Report: Dodgers close to adding reliever Shane Greene on MLB deal

Shane Greene. (via)

I’m not sure why, but it kind of always seemed like Shane Greene and the Dodgers would finally find one another. Alex wrote about Greene as a trade deadline target back in 2019.

Well…

Greene, 32, was released by the Braves three days ago. He threw 17 innings of uninspiring ball that led to an ugly 8.47 ERA, 6.77 FIP and 9.6 K-BB%. However, his poor (so far) 2021 seems more like an aberration. In the COVID-shortened 2020 season, Greene posted a 2.60 ERA, 3.81 FIP and an 11.0 K-BB% in 27 2/3 innings for Atlanta. Prior to that, he was a solid middle-relief-type who got save chances for a bad Tigers team from 2017 up until he was traded to the Braves in ’19. From ’17 through last season, Greene was unremarkable, yet solid.

2017-20

  • 3.25 ERA
  • 4.04 FIP
  • 15.6 K-BB%
  • 44.4 GB%

Like I said, he isn’t going to knock anyone out with his numbers, but seeing as the Dodgers could use a guy like that in the bullpen, they could have done a lot worse for a prorated MLB minimum.

Greene, a former starter, as five pitches, but he really only throws three with any kind of regularity. He owns a 91-93 MPH sinker (38.2% usage), an 87-88 MPH cutter (28.7% usage) and an 81-82 MPH slider (26.4% usage). He also has a 4-seam fastball and changeup, but he’s thrown his 4-seamer 12 times … in the last two seasons and he has almost scrapped his changeup (13.3% usage in ’20, 5.2% in ’21).

His slider is predominantly used against righties, while his cutter is what he uses to attack lefties. He also throws more sinkers to righties than lefties, but that’s probably because he faces more righties than lefties. Either way, it’s a pitch that has gotten lit up this season. Opposing batters are hitting .481 against it with an .889 slugging percentage. The small sample size caveat applies, but it’s still a bit jarring to see those numbers on his most-used pitch.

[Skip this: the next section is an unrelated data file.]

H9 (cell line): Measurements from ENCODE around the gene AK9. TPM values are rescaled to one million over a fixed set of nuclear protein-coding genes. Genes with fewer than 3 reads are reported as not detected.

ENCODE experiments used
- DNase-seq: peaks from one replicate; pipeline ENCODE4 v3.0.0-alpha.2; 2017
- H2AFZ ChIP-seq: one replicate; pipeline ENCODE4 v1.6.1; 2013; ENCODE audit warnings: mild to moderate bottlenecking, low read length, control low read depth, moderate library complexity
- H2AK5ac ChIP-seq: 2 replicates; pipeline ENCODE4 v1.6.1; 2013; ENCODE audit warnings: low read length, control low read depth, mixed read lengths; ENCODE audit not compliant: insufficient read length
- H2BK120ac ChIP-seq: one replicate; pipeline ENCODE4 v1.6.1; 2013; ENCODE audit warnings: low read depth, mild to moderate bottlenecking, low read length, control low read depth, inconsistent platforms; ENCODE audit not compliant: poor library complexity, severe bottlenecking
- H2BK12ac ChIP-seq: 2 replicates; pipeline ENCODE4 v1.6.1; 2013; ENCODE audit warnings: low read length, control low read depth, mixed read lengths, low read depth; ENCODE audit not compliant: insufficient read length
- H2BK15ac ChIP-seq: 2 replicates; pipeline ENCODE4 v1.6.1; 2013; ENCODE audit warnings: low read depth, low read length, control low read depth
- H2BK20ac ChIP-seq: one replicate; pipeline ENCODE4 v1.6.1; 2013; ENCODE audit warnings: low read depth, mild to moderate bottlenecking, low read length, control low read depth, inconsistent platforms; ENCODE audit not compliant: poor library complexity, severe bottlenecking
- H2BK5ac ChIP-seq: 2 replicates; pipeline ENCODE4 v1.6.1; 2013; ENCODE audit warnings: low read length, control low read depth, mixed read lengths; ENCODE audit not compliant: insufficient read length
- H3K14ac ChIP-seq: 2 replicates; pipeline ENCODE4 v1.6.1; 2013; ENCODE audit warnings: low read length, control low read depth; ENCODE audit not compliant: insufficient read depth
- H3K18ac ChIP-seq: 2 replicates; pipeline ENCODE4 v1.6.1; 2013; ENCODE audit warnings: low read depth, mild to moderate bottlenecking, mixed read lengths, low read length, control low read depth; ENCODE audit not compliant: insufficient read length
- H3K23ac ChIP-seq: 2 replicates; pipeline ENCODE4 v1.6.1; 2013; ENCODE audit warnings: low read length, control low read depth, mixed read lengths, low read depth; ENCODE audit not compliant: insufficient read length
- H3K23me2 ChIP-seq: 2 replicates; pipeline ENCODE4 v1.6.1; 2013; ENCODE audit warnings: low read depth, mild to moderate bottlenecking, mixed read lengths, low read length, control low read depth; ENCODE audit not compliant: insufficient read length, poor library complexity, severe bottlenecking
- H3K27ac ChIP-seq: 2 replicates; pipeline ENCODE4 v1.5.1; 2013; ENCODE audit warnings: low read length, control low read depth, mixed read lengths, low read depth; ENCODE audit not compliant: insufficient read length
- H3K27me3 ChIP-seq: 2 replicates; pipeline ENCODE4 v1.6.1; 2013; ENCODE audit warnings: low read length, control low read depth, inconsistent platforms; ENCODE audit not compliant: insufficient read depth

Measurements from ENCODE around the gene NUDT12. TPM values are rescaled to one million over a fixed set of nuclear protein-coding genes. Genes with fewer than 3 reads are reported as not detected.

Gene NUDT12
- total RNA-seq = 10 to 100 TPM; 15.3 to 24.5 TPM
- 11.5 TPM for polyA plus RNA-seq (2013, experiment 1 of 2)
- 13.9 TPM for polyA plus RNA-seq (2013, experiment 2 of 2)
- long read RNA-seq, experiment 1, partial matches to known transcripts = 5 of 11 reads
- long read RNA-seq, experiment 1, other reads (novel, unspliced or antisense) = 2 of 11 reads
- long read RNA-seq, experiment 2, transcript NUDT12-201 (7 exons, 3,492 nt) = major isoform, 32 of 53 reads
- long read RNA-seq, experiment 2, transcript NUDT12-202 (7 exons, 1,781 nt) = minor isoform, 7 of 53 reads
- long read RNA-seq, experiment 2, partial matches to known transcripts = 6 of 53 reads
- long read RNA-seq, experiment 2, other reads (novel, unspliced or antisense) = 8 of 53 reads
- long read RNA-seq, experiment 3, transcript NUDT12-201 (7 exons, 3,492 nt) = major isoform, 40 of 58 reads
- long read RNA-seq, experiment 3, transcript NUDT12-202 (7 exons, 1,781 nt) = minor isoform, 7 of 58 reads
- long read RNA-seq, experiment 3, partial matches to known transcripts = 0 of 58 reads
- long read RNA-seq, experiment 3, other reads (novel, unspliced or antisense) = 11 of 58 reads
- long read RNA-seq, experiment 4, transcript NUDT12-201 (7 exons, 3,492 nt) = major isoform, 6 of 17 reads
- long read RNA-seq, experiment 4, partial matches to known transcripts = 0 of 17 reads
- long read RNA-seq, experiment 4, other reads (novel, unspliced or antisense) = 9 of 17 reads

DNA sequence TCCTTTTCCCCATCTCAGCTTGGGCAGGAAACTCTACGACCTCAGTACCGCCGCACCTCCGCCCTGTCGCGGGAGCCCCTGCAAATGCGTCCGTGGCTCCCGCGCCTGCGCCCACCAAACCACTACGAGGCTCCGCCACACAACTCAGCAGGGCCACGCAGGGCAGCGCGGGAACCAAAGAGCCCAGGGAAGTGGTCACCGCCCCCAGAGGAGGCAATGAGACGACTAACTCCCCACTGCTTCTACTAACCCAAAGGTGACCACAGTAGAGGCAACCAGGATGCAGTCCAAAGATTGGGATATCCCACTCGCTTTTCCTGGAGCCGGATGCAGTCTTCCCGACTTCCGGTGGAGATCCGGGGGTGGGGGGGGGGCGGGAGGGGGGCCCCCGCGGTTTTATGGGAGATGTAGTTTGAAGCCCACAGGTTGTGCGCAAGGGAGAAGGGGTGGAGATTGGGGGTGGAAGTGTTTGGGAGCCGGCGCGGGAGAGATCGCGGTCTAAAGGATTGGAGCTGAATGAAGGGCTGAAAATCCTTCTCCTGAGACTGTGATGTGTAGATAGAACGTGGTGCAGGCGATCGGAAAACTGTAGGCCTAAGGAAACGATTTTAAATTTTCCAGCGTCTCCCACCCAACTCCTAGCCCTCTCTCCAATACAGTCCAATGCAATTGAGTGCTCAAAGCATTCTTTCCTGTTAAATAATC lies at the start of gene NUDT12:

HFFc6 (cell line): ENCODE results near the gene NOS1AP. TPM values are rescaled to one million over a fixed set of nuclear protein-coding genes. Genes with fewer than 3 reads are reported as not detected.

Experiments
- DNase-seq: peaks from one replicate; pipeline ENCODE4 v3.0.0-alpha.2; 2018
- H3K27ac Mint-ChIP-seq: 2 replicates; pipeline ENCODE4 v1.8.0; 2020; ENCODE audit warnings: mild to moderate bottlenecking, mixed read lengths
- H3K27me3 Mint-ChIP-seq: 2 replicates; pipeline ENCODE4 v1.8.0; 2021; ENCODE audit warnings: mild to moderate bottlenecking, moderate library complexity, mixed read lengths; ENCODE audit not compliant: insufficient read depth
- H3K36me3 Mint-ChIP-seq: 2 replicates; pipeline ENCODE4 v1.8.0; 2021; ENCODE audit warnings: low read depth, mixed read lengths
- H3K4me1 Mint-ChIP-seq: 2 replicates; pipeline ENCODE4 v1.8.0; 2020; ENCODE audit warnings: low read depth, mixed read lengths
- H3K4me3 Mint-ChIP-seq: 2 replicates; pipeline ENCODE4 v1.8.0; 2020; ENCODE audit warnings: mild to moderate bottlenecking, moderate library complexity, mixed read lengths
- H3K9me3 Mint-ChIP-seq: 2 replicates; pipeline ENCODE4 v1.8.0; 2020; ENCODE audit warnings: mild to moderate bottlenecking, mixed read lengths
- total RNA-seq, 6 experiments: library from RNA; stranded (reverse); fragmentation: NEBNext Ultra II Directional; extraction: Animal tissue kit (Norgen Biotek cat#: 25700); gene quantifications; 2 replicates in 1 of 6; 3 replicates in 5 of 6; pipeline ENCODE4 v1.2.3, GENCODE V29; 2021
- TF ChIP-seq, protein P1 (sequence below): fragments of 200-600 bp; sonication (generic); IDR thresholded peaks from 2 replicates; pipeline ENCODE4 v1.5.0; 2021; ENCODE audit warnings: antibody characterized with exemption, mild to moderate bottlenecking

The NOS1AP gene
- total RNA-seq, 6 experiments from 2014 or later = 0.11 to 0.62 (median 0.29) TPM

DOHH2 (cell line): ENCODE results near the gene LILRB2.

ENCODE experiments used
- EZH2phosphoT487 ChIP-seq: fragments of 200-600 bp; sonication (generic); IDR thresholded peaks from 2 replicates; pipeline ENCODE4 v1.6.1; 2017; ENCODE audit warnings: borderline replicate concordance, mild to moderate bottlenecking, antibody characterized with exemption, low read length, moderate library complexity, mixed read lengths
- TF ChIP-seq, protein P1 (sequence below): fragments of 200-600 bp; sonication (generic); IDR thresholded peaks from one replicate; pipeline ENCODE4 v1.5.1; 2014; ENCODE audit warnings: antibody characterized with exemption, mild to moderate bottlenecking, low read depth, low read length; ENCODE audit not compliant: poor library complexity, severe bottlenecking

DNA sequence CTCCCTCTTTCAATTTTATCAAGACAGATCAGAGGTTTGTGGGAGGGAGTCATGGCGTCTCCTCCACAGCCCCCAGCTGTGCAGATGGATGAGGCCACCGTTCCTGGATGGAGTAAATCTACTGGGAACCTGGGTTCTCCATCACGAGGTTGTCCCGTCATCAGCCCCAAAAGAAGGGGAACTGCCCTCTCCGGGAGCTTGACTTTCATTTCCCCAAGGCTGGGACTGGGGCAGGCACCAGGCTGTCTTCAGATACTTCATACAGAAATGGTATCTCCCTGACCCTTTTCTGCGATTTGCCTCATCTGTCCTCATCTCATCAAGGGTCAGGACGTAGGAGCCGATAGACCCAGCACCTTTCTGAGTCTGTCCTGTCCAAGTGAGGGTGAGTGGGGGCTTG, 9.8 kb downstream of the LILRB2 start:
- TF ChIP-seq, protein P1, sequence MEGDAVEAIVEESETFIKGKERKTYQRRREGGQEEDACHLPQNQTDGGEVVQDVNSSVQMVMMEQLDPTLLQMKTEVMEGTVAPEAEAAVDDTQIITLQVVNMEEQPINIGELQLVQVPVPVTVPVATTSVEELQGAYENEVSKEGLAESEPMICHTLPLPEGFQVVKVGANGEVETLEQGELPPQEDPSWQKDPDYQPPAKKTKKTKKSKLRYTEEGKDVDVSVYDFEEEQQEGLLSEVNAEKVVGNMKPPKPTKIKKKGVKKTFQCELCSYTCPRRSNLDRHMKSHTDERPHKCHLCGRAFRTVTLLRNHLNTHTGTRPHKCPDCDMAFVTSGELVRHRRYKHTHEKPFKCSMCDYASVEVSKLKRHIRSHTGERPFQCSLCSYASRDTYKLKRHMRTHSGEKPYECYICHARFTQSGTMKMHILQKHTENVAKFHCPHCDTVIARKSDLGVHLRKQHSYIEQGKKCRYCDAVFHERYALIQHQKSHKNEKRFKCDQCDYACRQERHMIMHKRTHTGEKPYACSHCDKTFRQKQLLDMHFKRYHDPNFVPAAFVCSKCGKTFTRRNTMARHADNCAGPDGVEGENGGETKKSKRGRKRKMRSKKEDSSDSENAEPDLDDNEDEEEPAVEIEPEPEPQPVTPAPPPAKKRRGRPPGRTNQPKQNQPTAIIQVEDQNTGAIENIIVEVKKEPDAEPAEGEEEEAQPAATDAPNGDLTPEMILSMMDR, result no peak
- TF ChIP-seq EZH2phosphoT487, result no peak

Greene’s cutter and slider have, generally, been more effective than his sinker over the years. Since ’17, his slider and cutter have been at the top end of horizontal movement vs. average among all pitchers (denoted by MLB Rank below).

Cutter Horizontal Movement vs. Avg 2017-20

YearHMov vs. avg (inches)MLB Rank
20175.21
20184.91
20193.94
20202.611

Slider Horizontal Movement vs. Avg 2017-20

YearHMov vs. avg (inches)MLB Rank
20178.11
20188.64
20196.816
20206.420

If you’re wondering why the Dodgers would (potentially) give an MLB contract to a guy with a 8.47 ERA, this is why. He does some things at elite levels, and the Dodgers are always going to be attracted to players with those kinds of skill sets.

They’ve fixed guys like Phil Bickford, Tony Cingrani, Jake McGee, Brandon Morrow, Blake Treinen, and, to a lesser extent, Daniel Hudson. They’ve also had their fair share of failures, but there’s very little risk in this deal and if Greene can rediscover his 2017-20 form, he could fill the middle relief need the Dodgers didn’t really address at the trade deadline.

About Dustin Nosler

Dustin Nosler began writing about the Dodgers in July 2009 at his blog, Feelin' Kinda Blue. He co-hosted a weekly podcast with Jared Massey called Dugout Blues. He was a contributor/editor at The Hardball Times and True Blue LA. He graduated from California State University, Sacramento, with his bachelor’s degree in journalism and a minor in digital media. While at CSUS, he worked for the student-run newspaper The State Hornet for three years, culminating with a 1-year term as editor-in-chief. He resides in Stockton, Calif.